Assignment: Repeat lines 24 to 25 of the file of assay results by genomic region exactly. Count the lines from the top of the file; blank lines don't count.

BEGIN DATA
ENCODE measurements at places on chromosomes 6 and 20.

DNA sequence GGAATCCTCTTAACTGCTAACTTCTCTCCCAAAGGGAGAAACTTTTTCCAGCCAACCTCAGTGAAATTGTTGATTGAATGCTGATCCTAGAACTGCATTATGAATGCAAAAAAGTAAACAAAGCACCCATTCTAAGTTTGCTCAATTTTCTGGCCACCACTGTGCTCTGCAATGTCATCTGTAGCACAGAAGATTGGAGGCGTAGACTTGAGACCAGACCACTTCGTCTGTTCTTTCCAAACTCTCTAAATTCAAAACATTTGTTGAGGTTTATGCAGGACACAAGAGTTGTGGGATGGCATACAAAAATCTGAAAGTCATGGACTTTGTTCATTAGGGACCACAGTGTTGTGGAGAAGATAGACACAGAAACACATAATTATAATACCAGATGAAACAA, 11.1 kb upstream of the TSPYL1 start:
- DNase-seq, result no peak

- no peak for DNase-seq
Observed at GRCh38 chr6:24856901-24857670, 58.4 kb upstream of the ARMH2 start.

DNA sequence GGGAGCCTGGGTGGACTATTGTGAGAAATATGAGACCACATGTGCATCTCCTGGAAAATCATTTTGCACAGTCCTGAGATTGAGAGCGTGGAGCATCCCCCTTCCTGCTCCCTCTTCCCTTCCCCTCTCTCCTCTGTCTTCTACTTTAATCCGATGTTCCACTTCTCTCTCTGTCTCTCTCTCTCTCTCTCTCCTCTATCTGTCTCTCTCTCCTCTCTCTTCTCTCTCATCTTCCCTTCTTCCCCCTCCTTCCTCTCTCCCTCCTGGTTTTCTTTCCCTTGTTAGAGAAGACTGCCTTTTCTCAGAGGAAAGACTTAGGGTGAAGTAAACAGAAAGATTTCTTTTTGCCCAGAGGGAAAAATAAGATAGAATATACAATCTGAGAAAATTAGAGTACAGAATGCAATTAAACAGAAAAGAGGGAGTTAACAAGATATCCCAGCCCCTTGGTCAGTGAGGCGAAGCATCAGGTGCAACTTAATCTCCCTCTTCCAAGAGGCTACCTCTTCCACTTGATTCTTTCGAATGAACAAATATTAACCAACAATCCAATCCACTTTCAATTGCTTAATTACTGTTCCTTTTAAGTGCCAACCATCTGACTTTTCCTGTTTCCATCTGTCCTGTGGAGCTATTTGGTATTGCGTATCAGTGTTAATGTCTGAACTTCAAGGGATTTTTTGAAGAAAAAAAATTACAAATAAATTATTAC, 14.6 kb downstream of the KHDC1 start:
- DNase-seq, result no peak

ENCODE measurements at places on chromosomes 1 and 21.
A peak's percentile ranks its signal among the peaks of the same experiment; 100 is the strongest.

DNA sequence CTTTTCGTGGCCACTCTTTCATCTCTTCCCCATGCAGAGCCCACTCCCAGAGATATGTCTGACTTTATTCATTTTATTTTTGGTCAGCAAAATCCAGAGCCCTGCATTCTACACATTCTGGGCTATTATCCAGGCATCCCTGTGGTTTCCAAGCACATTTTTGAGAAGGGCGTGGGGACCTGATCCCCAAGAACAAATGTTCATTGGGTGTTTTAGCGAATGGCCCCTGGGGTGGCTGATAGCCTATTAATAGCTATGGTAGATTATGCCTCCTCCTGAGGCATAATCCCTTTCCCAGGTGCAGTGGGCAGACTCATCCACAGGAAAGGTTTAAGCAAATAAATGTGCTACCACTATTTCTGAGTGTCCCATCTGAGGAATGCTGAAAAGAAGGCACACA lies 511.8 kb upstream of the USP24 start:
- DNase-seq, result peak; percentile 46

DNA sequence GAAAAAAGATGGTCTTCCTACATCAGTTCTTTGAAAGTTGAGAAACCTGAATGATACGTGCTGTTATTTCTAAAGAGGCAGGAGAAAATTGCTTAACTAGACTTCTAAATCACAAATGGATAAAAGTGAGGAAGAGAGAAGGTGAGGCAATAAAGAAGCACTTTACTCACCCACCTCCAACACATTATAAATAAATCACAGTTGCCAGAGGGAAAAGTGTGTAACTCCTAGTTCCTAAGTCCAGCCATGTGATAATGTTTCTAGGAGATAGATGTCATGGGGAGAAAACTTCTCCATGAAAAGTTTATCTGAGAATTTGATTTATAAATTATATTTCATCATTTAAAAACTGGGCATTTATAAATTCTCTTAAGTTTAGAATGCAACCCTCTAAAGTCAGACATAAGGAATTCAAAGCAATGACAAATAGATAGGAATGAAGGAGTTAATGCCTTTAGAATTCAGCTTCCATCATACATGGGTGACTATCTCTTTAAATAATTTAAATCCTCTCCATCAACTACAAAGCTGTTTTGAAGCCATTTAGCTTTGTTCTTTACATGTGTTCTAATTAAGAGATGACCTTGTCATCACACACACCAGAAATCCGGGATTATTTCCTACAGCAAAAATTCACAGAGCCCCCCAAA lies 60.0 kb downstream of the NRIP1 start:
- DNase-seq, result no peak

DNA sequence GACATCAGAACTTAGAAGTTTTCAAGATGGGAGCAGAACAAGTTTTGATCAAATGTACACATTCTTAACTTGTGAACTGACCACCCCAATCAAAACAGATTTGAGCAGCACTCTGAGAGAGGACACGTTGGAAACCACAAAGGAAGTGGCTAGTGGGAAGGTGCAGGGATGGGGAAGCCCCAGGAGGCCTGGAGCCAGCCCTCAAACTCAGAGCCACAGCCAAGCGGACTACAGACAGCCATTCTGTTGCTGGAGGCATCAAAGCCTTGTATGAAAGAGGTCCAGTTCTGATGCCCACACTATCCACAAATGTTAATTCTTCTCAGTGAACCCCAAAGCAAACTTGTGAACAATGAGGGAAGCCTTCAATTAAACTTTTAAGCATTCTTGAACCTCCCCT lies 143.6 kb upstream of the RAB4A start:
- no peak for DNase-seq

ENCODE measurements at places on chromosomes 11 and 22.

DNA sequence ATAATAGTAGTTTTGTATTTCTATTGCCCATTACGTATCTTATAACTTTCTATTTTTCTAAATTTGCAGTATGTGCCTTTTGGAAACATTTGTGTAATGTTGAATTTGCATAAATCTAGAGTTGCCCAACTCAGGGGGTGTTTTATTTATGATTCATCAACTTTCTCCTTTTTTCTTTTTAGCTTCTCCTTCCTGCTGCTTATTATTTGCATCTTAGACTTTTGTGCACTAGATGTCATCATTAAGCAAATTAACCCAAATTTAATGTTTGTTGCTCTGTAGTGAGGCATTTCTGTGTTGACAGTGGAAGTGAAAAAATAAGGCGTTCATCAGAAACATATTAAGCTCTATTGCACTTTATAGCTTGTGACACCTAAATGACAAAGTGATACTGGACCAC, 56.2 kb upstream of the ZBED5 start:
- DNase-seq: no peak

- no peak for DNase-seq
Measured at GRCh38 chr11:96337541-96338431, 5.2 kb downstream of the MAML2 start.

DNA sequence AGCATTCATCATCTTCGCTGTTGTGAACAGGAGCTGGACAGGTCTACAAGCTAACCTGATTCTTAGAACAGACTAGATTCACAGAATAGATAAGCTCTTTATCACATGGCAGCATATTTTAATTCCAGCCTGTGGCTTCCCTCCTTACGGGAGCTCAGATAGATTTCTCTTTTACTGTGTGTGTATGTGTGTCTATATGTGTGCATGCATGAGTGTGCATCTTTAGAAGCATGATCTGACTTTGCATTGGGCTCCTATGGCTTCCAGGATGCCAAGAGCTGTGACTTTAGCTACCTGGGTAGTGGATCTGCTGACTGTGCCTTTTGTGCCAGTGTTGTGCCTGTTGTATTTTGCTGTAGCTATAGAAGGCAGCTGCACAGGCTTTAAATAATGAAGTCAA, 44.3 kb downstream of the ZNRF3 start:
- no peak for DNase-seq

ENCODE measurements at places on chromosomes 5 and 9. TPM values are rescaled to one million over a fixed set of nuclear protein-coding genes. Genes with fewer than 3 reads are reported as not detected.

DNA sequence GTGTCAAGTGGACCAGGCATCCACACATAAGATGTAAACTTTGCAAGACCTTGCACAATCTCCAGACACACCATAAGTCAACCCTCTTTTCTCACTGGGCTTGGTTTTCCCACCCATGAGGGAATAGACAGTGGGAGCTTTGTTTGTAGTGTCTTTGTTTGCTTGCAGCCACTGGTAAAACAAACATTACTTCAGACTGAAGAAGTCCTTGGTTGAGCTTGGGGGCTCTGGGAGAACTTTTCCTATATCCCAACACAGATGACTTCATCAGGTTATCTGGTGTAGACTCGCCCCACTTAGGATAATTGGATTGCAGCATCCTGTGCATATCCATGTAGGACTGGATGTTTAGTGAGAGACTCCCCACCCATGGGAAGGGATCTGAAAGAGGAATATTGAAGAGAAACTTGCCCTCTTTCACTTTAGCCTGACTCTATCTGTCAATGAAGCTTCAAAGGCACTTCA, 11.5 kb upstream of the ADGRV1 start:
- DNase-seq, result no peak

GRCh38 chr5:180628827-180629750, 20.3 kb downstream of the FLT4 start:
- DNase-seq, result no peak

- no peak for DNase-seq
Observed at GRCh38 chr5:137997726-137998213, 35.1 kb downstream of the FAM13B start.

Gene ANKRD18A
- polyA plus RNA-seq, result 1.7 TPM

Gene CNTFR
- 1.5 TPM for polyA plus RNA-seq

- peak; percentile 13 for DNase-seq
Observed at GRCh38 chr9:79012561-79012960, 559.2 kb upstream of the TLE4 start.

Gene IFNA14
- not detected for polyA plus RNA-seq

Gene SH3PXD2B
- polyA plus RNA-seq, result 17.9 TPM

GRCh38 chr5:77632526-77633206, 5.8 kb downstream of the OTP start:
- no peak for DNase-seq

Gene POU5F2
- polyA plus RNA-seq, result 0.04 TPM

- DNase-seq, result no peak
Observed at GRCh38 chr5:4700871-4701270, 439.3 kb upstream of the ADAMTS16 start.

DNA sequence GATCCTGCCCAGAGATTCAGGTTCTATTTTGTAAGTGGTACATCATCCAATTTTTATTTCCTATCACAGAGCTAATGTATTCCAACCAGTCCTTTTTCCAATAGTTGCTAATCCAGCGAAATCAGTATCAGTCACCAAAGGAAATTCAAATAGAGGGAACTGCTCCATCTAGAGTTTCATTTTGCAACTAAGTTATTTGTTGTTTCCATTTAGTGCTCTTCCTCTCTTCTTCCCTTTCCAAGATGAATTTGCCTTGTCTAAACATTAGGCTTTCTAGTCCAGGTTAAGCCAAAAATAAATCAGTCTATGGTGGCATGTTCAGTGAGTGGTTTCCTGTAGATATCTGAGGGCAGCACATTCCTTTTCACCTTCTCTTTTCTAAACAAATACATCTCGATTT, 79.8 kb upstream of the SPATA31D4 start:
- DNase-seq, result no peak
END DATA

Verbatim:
DNA sequence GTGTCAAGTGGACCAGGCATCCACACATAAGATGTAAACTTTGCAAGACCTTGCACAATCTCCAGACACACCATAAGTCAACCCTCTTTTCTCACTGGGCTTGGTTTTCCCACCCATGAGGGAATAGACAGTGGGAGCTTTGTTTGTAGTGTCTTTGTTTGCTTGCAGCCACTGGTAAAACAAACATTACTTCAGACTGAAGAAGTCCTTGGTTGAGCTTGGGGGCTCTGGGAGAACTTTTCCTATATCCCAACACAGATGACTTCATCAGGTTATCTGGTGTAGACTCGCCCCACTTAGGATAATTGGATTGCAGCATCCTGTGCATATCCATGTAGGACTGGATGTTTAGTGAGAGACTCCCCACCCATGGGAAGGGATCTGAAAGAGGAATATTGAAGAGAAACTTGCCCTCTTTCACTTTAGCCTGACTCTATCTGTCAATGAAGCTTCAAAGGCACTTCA, 11.5 kb upstream of the ADGRV1 start:
- DNase-seq, result no peak